• Auction process expected to kick off in April 2020.
  • Regulator seeks to attract new entrants by reserving spectrum.

ANACOM confirms 5G spectrum plan

ANACOM confirms 5G spectrum plan

Source: Vodafone / Flickr

Vodafone Portugal (VfP) expressed frustration over the proposed terms and timing of the country’s upcoming auction of rights to 5G‑friendly airwaves.

In late‑February 2020, Autoridade Nacional de Comunicações (ANACOM) approved the draft regulation for the allocation of frequency rights in the 5G‑enabling 700MHz and 3.6GHz bands, alongside the auction of surplus airwaves in the 900MHz, 1800MHz, 2.1GHz, and 2.6GHz ranges. ANACOM aims to firm the rules and start the auction by April 2020, and expects the process to be concluded in June 2020 (Vodafonewatch, #181).

The regulator laid out the number of lots to be auctioned and their reserve prices, with the evident aim of attracting new entrants to the market. Spectrum in the 900MHz and 1800MHz bands has been reserved (and discounted) for newcomers, which will also be allowed to participate in the main auction.

Further, the regulator confirmed plans to enforce network access rights for mobile virtual network operators, as well as national roaming for players that meet minimum spectrum acquisition levels (2×5MHz in the 700MHz band, 2×5MHz in the 900MHz band, 2×15MHz in the 1800MHz band, and 50MHz in the 3.6GHz band).

Portugal’s planned spectrum award
BandsNumber of lotsReserve price
 Source: ANACOM.


6 lots of 2×5MHz



1 lot of 2×5MHz



4 lots of 2×1MHz



3 lots of 2×5MHz



1 lot of 2×5MHz



2 lots of 2×5MHz



1 lot of 25MHz


3.6GHz (with restrictions up to 2025)

6 lots of 10MHz


3.6GHz (with restrictions up to 2025)

4 lots of 10MHz



30 lots of 10MHz


Some conditions have been attached to spectrum licences in the 700MHz and 3.6GHz bands. Each operator is limited to acquiring 2×10MHz in the 700MHz band and 100MHz in the 3.6GHz range, and will be obliged to provide minimum speeds of 100Mbps to 85% and 95% of the country’s total population by the end of 2023 and 2025, respectively.

ANACOM also initiated the migration of 700MHz frequencies from the digital terrestrial television network in preparation for their reallocation to 5G services. The regulator said the process began on a national level on 7 February 2020 at the port of Sines on the Atlantic coast, and will conclude in the north of the country during late‑June 2020.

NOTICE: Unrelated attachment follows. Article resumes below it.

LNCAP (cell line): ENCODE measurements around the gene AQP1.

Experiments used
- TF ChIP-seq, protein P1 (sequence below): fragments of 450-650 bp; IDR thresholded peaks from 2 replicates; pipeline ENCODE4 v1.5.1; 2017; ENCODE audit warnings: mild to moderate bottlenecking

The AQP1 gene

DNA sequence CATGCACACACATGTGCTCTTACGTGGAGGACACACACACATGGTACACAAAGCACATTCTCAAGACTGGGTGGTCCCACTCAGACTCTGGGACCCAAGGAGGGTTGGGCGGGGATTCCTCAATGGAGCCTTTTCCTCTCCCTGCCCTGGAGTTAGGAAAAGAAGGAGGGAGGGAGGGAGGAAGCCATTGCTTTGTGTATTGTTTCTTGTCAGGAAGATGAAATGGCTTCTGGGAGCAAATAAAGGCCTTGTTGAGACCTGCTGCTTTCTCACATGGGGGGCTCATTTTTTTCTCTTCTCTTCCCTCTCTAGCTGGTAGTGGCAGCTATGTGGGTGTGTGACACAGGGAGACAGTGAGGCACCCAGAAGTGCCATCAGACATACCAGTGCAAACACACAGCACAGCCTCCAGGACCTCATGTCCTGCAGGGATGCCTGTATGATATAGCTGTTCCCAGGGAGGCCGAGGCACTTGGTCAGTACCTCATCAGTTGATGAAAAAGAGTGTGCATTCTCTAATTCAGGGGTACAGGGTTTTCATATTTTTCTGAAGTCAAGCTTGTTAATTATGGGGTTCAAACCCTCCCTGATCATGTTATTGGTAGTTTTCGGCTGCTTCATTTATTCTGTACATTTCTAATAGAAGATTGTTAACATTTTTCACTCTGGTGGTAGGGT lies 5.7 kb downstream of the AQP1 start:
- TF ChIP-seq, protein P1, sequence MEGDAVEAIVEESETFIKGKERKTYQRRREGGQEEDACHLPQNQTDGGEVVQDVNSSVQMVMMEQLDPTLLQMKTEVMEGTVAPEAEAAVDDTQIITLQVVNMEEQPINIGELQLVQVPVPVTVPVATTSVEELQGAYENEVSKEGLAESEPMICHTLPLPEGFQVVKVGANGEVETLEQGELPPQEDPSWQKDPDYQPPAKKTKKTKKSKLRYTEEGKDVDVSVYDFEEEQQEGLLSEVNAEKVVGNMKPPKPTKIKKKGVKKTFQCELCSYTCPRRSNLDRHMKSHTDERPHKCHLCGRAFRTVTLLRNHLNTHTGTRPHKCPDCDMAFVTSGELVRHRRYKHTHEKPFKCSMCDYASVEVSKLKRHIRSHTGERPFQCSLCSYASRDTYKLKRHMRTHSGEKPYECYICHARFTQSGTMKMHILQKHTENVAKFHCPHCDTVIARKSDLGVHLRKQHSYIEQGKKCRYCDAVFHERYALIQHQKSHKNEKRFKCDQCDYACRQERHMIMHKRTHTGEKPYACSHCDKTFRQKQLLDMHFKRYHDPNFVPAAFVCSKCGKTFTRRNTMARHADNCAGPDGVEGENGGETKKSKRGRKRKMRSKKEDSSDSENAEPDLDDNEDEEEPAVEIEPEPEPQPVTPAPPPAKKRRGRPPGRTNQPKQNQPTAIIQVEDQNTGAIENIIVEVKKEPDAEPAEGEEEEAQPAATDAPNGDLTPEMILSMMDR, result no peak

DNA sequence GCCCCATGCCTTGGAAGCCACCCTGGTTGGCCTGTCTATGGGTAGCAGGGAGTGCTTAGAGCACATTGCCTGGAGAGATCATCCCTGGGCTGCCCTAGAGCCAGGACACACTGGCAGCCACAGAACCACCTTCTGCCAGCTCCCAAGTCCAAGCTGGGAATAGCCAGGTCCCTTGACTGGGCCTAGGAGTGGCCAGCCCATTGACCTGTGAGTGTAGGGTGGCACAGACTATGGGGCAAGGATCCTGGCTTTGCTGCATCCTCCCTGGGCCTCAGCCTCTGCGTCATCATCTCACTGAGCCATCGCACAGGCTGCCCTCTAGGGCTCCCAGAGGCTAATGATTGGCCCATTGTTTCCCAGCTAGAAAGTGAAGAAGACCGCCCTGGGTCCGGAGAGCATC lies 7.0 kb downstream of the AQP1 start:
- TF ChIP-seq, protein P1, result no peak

Operators non-plussed

Although a clear 5G auction timeline finally seems to be in place, the country’s operators have complained that Portugal is lagging behind other European countries in terms of 5G network launches.

Mário Vaz, Chief Executive (CEO) of VfP, reportedly described ANACOM’s proposed terms for the auction as “highly penalising and discriminatory” against existing operators, referencing the “disproportionate nature of the obligations”. Vaz added that the OpCo will “fight and try to influence” the final regulations through ANACOM’s public consultation, which is due to close at the end of March 2020.

However, Vaz also said the delay in allocating 5G‑friendly airwaves in Portugal means the technology will be more evolved when it is eventually rolled out in the country. “We have to make up for lost time —let’s look at it as an opportunity and accelerate”, he said.

Speaking at the Building the Future conference in Lisbon during late‑January 2020, João Nascimento, Chief Technology Officer of VfP, flagged the OpCo’s progress with 5G trials, despite the delay in the availability of suitable spectrum (Vodafonewatch, #174 and #179). VfP has already been testing 5G equipment supplied by strategic partner Ericsson, using a temporary 3.6GHz licence, and has been waiting for ANACOM to indicate a firm release roadmap (Vodafonewatch, #174).

ANACOM has become increasingly unpopular with the country’s operators over its perceived lack of progress with 5G spectrum liberalisation. Just ahead of the announcement of the draft auction decision in October 2019 (Vodafonewatch, #181), VfP and rival operator NOS reportedly filed lawsuits against ANACOM for the delay, while Altice Portugal (which markets telecoms services under the MEO brand) was said to have called for the dissolution of ANACOM’s Board of Directors.

One particularly contentious issue has been a 3.5GHz licence held by ‘neutral host’ wireless network player Dense Air Portugal since 2010, with an expiry date of August 2025. After a period of stalemate over the use of this licence, ANACOM recently decided to reduce the provider’s spectrum holding from 168MHz to 100MHz, and relocate it to the lower end of the band, to allow for increased access for other players.

Portugal has stopped short of banning China‑based vendors such as Huawei Technologies from participating in 5G rollout, although reference was made in the draft regulations to security matters in relation to implementing the European Union’s (EU) recommendations on cybersecurity of 5G networks and toolbox of risk mitigating measures, in accordance with the European Electronic Communications Code. ANACOM noted that 5G network operators will be subject to measures set out at EU level.